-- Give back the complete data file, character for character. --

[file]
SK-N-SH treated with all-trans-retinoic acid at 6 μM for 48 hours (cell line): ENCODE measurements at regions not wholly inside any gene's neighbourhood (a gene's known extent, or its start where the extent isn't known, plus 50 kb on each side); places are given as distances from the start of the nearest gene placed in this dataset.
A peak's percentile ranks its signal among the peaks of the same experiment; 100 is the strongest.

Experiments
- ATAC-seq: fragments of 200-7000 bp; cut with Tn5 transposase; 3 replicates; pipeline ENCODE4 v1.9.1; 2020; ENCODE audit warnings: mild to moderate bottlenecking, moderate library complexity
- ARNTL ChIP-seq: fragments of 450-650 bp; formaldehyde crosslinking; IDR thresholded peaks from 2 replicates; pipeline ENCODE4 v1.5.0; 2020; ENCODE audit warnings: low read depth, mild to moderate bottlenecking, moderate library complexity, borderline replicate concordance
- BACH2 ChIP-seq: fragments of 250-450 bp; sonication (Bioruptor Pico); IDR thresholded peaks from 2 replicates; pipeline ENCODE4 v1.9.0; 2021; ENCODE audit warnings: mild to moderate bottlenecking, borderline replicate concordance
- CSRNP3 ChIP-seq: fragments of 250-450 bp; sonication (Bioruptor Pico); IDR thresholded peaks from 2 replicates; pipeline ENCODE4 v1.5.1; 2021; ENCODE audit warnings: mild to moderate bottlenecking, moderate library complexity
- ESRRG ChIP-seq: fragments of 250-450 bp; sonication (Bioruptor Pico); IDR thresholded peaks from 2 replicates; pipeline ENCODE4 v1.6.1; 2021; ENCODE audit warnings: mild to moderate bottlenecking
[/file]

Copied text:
SK-N-SH treated with all-trans-retinoic acid at 6 μM for 48 hours (cell line): ENCODE measurements at regions not wholly inside any gene's neighbourhood (a gene's known extent, or its start where the extent isn't known, plus 50 kb on each side); places are given as distances from the start of the nearest gene placed in this dataset.
A peak's percentile ranks its signal among the peaks of the same experiment; 100 is the strongest.

Experiments
- ATAC-seq: fragments of 200-7000 bp; cut with Tn5 transposase; 3 replicates; pipeline ENCODE4 v1.9.1; 2020; ENCODE audit warnings: mild to moderate bottlenecking, moderate library complexity
- ARNTL ChIP-seq: fragments of 450-650 bp; formaldehyde crosslinking; IDR thresholded peaks from 2 replicates; pipeline ENCODE4 v1.5.0; 2020; ENCODE audit warnings: low read depth, mild to moderate bottlenecking, moderate library complexity, borderline replicate concordance
- BACH2 ChIP-seq: fragments of 250-450 bp; sonication (Bioruptor Pico); IDR thresholded peaks from 2 replicates; pipeline ENCODE4 v1.9.0; 2021; ENCODE audit warnings: mild to moderate bottlenecking, borderline replicate concordance
- CSRNP3 ChIP-seq: fragments of 250-450 bp; sonication (Bioruptor Pico); IDR thresholded peaks from 2 replicates; pipeline ENCODE4 v1.5.1; 2021; ENCODE audit warnings: mild to moderate bottlenecking, moderate library complexity
- ESRRG ChIP-seq: fragments of 250-450 bp; sonication (Bioruptor Pico); IDR thresholded peaks from 2 replicates; pipeline ENCODE4 v1.6.1; 2021; ENCODE audit warnings: mild to moderate bottlenecking